Beware Of The Fallible Filter And Unreliable Narrator: Enhancing Professional Trust

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During the 56th Annual Conference organized November 4-7, 2015 by the American Translators Association (ATA) in Miami, I attended a presentation by the Literary Division entitled “Beware of the Fallible Filter and Unreliable Narrator: Enhancing Professional Trust,” presented by Susan Xu, the senior lecturer in the translation and interpreting program at the School of Arts and Social Sciences of SIM University, Singapore. She recently completed her PhD thesis at the National University of Singapore on a topic related to autobiographical translation, and her session was based on her findings and conclusions.

Susan explained that the “fallible filter” and “unreliable narrator” are two forms of untrustworthiness in literary narratives. In the former, the narrator invites readers to enjoy irony at the expense of the character. In the latter, the author conveys a secret ironic message to his readers via the narrator.

She also clarified the difference between the “implied author” (showing the psychological and ideological points of view of a character’s consciousness) and the “real author” (showing the visual and linguistic style of the narrator’s consciousness). “Character and narrator are not the same person. The character lived in the past; the narrator is older, evaluative, and more experienced,” she summarized, indicating that there’s also a difference between the “implied translator” (whose name is indicated in the book) and the “real translator” (a collective effort by translator, proofreader, editor, etc.)

Throughout her session, Susan quoted a political autobiography to illustrate how fallible filters are transferred and transformed in the translation process in order to help translators reflect on their own practice and enhance their professional trustworthiness. The examples she presented were drawn from an autobiography written by Lee Kuan Yew, the founding father of Singapore, who passed away early this year. He wrote all his memoirs in English, his native language, and the book analyzed by Susan during the session was “My Lifelong Challenge: Singapore’s Bilingual Journey,” which was published in two separate, but similar editions: a 400-page Chinese edition by Lianhe Zaobao and a 388-page English one by The Straits Times Press.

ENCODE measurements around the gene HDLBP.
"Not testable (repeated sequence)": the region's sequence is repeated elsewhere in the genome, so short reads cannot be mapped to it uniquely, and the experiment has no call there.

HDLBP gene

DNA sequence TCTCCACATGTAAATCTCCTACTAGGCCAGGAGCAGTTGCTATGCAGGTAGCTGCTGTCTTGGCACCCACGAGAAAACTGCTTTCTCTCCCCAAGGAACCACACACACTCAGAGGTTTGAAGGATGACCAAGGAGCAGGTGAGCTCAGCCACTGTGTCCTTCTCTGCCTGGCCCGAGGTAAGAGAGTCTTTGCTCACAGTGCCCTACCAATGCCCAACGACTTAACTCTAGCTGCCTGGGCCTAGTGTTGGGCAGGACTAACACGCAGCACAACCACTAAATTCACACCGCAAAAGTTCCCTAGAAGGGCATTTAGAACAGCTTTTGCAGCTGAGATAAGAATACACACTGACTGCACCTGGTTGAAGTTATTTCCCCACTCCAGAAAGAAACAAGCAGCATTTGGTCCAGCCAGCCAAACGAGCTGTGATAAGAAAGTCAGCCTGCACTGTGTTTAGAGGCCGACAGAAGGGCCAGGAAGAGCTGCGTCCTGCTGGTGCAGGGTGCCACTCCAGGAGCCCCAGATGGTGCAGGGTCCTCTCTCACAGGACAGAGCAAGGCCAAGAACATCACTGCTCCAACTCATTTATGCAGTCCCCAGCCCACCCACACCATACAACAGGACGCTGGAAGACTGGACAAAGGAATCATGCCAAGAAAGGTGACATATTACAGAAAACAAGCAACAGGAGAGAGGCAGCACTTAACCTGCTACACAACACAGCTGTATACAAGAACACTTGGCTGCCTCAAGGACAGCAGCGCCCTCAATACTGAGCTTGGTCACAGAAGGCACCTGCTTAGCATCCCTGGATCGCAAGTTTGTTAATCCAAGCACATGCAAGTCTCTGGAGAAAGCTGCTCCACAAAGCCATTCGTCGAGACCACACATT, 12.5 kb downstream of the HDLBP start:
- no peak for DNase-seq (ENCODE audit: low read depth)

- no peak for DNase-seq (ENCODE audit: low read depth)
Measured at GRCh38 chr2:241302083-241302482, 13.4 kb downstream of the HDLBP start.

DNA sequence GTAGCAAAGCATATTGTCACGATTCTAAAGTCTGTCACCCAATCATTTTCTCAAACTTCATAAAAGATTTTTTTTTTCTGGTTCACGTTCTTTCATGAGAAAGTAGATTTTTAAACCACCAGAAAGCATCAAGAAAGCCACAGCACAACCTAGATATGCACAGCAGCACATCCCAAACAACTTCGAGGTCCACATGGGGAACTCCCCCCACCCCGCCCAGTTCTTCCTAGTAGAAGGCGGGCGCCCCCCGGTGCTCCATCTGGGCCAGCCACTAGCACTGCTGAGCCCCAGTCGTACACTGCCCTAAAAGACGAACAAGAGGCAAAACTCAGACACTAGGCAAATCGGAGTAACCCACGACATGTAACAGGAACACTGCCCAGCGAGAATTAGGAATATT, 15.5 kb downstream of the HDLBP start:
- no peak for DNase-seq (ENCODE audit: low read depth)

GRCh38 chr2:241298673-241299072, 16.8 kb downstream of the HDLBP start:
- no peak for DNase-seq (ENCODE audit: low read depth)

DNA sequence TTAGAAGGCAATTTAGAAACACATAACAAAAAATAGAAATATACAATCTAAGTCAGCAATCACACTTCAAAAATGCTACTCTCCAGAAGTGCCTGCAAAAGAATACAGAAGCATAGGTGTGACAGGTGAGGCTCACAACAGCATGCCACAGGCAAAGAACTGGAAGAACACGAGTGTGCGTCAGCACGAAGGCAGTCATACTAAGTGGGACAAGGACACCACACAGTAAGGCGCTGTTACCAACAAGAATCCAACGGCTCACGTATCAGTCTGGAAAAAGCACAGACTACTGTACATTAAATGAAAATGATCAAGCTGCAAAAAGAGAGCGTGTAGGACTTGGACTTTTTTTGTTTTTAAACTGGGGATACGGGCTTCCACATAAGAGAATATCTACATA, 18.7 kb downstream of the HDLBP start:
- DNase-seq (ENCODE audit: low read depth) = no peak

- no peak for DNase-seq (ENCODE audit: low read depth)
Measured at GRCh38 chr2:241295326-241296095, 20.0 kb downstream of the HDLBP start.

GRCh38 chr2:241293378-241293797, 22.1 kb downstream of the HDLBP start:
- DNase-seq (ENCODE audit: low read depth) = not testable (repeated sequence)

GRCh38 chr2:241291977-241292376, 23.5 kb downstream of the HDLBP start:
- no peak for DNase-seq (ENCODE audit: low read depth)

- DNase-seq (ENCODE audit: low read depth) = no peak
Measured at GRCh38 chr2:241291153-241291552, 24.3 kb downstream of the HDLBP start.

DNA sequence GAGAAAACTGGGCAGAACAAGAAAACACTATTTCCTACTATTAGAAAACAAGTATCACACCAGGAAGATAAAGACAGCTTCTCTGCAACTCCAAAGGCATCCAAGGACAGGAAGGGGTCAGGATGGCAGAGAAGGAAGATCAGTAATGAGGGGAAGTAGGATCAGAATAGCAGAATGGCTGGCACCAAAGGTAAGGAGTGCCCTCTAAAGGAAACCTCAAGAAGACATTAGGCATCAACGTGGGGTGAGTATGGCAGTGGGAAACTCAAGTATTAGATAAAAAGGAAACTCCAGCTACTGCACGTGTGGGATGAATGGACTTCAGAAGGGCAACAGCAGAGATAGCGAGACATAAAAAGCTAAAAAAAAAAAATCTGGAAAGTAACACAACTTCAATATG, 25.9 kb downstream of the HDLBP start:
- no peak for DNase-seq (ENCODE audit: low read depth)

Susan reminded us that translators run the risk of inadvertently interfering into biographies with their own voice and perspectives. These interferences can happen in the form of reorientations (weighing in on redundant or inadequate information), self-reflexiveness and self-referentiality (using the translator’s own idioms, polysemy, word play, and paratexts) and contextual overdetermination (omitting the author’s self-contradictions and erasing or creating irony.)

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In order to avoid bringing in this “other voice,” translators must analyze foreground elements present in the narrative, so they can identify the author’s distinctive linguistic pattern. In Lee’s book, these foreground elements are marked by syntactic contrast (sudden brevity) and underlexicalization (either noticeable suppression of a term or substitution of a complex expression with a single simple term.)

One of the most relevant interferences Susan identified in Lee’s book was the manner in which characters were presented. For example, the author showed a certain level of disrespect for the father figure introduced in the book and depicted his grandmother as a nagging, authoritarian person. All of these notions are implied in the author’s choice of words, but the translation into Chinese seems to have been culturally adapted to remove derogatory depictions of these two key persons and make sure that the respect traditionally shown for elders in Asian culture is upheld.

After introducing these concepts, Susan drew conclusions from her studies in autobiography translations:

  • The point of view in the interplay between the narrator, character, and readers accentuates an implied author who largely adheres to the generally perceived normative view of the autobiographer.
  • The factual, attitudinal, and ideological discrepancies present an altered persona of the implied author, who departs from the norm of the autobiographer.

  • The discrepancies are translator-unconscious in his effort to attune the narrative to the dominant ideology in the target-language culture and project a positive image of the implied author among target-language readers.

Lastly, the presenter gave us some tips on how to enhance our professional trust: “Every word choice makes a difference. Examine the foreground features in order to reflect the authorial tone. Also, adjust your point of view and align your consciousness with that of the narrator or character."

RAFA LOMBARDINO is a translator and journalist from Brazil who lives in California. She is the author of "Tools and Technology in Translation ― The Profile of Beginning Language Professionals in the Digital Age," which is based on her UCSD Extension class. Rafa has been working as a translator since 1997 and, in 2011, started to join forces with self-published authors to translate their work into Portuguese and English. She also runs Word Awareness, a small network of professional translators.